actual people in the real world who are actually doing something to free themselves and help others be free acknowledge these realities instead of lecturing others with bumper sticker slogans.

that being said, I’m glad you like the GIMP, I have friends who wrote large chunks of code for it (you’re running that code when you use GIMP) but there’s a number of problems the GIMP doesn’t solve for me in my actual real world work.
(if there’s any doubt: humane real world work != software freedom)

I thought it was clear the topic of discussion was about “Desktop Virtualisation Today”. GIMP doesn’t need to be virtualised, so discussing GIMP here is besides the point.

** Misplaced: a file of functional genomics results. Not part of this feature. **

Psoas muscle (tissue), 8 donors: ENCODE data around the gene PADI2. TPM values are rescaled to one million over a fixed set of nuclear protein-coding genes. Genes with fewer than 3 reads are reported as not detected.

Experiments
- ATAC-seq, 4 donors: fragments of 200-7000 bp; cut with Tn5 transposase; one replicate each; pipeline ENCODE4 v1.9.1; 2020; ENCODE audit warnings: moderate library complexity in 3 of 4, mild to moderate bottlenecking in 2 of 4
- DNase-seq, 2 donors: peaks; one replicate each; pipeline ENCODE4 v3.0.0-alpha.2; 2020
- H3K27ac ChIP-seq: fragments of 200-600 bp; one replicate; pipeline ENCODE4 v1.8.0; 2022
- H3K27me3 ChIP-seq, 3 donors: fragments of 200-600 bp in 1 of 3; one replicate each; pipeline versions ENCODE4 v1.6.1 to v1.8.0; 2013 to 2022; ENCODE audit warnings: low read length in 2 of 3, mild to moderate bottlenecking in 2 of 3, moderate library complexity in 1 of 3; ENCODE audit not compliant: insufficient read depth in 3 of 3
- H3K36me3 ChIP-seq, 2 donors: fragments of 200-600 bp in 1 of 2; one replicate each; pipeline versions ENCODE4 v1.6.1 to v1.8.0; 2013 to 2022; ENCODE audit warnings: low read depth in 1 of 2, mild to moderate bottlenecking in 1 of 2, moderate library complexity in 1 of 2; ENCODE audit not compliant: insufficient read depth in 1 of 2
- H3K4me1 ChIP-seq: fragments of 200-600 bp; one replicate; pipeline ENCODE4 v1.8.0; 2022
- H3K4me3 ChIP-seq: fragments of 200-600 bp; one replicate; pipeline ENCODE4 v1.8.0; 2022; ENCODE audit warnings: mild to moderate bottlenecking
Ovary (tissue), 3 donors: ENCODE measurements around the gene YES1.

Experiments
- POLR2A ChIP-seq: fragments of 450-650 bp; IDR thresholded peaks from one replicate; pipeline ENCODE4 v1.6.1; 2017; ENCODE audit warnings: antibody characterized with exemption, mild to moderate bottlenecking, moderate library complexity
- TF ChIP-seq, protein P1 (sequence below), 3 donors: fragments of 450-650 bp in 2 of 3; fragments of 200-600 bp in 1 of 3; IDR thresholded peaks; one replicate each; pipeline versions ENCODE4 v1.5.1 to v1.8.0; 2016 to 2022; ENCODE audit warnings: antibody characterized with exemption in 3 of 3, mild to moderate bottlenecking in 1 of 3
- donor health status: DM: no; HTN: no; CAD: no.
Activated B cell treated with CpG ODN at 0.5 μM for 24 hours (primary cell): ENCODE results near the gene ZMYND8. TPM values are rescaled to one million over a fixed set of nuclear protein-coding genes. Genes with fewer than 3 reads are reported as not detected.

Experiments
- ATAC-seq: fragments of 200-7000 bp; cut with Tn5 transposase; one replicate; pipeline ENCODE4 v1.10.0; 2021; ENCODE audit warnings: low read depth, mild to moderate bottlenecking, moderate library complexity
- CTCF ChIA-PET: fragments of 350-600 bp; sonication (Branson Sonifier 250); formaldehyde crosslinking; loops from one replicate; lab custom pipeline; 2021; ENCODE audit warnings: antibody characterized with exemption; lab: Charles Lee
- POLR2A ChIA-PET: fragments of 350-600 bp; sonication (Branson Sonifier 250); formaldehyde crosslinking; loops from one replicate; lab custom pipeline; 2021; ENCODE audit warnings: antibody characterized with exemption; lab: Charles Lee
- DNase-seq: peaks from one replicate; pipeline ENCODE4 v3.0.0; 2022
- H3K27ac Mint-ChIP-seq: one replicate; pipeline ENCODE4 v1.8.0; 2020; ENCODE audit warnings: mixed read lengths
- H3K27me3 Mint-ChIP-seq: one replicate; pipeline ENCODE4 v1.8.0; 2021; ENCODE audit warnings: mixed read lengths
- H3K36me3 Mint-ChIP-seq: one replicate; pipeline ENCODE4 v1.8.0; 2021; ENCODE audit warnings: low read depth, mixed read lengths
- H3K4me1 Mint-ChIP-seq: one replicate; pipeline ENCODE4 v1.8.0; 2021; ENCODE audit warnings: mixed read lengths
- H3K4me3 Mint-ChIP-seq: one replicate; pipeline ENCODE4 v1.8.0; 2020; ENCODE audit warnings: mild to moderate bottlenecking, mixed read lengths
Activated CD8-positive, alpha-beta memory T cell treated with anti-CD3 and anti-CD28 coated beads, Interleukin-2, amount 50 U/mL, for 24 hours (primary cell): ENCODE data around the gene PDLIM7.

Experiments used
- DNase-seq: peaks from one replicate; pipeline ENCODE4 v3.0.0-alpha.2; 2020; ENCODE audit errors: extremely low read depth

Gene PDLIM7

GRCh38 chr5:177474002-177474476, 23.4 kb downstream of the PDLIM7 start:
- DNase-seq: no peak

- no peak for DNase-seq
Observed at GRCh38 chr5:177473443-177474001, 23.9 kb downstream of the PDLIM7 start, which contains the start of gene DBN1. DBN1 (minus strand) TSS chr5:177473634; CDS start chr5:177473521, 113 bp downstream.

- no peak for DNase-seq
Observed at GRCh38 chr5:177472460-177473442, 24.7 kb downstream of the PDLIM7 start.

millions of pros out there use Photoshop, and virtualisation is one very powerful tool that can help them to be ‘freer’.
(if not entirely free to your satisfaction, please bear with them)

I do use GIMP for simple tasks, but any professional artist will tell you GIMP is just not up to par with Photoshop.
acknowledging this reality is what moves us forward and make us work harder to achieve our ideals.

GIMP gets better all the time and it’s in wide use by thousands who aren’t professional artists, and that’s a good thing.
some others will just have to keep fighting the battles they have chosen and the wars they have decided they can fight with the best of their efforts.